Discounts Can Be Offered If Employees, Spouses Answer Health, Lifestyle Questions
The Equal Employment Opportunity Commission has issued its final rule for employer wellness programs. When announcing the rule, the EEOC in a Small Business Fact Sheet said that it was designed to clarify previous statements that “employers may make inquiries and conduct medical examinations that are part of a voluntary health program.” The terms “voluntary” and “health program” were clarified in the final rule, which also answers “whether employers could offer incentives to encourage employees to participate in such programs.” The rule specifies that employers can “provide limited incentives as part of wellness programs that make disability-related inquiries or require medical examinations.” These incentives can be either financial or so-called “in-kind”, such as prizes or time-off awards. USA Today reports that the EEOC proposed the new rules last year, but there were concerns that such an incentive might violate the Americans with Disabilities Act. On Monday, however, the EEOC confirmed such an incentive would not violate federal law. Reuters elaborates that the EEOC said it was specifically trying to explain how employers can provide financial incentives to employees who participate in such programs without violating privacy laws. According to Reuters, the rules represent a compromise between the commission and businesses that opposed its position that incentives make the programs involuntary and therefore illegal.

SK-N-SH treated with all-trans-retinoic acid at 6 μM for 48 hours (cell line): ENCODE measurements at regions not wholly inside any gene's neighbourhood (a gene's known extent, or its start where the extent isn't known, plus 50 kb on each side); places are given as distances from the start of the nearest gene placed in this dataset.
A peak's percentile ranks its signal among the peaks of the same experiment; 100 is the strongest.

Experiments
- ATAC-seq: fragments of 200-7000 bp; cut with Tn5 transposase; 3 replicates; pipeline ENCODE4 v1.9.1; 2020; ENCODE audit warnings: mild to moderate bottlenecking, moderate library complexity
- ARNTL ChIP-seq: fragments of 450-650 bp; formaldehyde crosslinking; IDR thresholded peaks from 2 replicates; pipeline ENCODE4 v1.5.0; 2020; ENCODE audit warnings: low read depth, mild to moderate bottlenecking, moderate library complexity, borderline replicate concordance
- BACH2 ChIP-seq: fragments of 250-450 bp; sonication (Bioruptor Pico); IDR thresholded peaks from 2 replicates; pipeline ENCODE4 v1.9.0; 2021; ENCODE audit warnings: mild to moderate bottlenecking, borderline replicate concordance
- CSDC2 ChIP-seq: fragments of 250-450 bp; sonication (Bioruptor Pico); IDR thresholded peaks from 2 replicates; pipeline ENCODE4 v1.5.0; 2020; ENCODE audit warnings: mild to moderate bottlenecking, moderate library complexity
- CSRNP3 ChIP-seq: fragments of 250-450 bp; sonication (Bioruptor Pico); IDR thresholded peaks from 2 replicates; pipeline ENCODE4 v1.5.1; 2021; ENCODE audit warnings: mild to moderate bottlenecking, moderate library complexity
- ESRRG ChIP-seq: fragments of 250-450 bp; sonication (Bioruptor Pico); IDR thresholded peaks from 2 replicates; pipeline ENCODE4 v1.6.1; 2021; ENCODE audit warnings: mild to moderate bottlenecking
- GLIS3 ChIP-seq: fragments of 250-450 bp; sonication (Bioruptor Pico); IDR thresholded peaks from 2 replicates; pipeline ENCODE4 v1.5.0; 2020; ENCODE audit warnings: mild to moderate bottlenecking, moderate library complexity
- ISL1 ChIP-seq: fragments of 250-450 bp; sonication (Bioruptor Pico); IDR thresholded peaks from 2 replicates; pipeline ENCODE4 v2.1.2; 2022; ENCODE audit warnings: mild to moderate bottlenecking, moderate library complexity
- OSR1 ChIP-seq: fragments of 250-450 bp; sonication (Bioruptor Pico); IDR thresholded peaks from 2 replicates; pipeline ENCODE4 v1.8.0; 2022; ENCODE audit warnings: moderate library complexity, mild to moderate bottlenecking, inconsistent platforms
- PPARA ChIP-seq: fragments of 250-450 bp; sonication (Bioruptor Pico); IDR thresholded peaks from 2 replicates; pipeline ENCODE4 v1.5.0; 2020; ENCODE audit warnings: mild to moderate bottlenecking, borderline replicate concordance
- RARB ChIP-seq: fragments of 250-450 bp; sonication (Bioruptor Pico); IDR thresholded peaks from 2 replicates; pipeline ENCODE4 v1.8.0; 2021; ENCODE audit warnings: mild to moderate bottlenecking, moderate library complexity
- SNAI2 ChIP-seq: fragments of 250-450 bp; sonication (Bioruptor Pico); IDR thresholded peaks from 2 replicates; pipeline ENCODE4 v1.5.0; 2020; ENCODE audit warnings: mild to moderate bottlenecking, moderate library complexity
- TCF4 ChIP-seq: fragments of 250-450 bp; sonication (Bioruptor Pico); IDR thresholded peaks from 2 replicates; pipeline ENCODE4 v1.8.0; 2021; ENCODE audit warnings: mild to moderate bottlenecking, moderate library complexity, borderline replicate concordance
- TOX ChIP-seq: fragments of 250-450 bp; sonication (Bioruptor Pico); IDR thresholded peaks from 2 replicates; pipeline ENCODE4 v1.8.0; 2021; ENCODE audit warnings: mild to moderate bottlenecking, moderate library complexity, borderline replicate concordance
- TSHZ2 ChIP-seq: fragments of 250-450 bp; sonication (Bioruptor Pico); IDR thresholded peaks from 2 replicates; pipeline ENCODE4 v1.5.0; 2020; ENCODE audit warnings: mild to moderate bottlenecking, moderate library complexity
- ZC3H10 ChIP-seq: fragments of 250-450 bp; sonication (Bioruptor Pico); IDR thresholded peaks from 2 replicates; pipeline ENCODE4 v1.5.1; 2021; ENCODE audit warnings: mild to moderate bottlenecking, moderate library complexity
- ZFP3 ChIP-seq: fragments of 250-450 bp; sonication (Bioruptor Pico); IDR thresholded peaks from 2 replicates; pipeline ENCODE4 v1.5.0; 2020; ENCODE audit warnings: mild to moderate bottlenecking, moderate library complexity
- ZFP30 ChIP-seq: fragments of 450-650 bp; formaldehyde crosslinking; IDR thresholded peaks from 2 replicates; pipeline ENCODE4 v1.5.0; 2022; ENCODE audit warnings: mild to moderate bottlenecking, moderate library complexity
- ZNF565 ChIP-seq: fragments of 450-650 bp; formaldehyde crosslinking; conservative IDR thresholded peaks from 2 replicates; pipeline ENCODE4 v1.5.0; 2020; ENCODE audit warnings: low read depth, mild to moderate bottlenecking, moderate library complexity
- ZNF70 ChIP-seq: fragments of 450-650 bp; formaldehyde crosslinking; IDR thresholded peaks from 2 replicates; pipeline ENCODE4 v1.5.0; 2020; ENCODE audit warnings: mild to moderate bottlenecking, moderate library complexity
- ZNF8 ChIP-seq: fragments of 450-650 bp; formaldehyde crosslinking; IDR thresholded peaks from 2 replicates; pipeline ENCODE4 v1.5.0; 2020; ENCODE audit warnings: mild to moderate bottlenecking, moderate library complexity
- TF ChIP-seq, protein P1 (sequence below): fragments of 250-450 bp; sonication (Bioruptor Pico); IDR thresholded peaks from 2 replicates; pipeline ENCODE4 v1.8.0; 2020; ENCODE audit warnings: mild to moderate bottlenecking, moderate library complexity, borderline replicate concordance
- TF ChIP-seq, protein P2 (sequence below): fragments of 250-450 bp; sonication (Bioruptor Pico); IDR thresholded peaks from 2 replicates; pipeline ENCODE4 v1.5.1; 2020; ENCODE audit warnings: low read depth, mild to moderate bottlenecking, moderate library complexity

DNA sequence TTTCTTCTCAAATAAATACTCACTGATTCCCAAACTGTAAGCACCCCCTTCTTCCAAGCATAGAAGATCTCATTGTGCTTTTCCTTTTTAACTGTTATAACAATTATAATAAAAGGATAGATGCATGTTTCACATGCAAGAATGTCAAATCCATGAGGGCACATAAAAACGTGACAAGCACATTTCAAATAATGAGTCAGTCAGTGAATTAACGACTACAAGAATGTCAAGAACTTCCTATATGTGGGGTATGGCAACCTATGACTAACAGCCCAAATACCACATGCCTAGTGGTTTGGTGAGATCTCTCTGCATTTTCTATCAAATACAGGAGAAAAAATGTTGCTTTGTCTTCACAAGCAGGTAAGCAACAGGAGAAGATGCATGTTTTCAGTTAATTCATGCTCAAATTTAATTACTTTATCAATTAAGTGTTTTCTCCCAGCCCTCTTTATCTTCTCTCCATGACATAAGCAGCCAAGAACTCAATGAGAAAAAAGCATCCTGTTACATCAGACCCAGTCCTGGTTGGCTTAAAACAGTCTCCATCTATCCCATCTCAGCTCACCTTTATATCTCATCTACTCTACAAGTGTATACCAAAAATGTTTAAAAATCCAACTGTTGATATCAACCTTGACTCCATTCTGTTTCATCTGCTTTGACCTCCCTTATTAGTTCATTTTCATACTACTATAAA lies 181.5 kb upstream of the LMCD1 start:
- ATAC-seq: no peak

What This Means For Small Businesses
Employer wellness programs offer a unique way for businesses to both lower healthcare costs and engage their employees. NFIB previously provided an in-depth look into the financial benefits of these programs, pointing out that wellness programs can translate directly into an improved bottom line as healthier employees have lower absenteeism. The challenge for small businesses is to offer programs that will keep their employees healthy without generating undue risk. By clarifying its rules on employer wellness programs, the EEOC has helped alleviate some of the risk and uncertainty small businesses face in trying to implement such programs.
The Wall Street Journal reports the new rules will go into effect next year and apply to all workplace wellness programs.
Note: this article is intended to keep small business owners up on the latest news. It does not necessarily represent the policy stances of NFIB.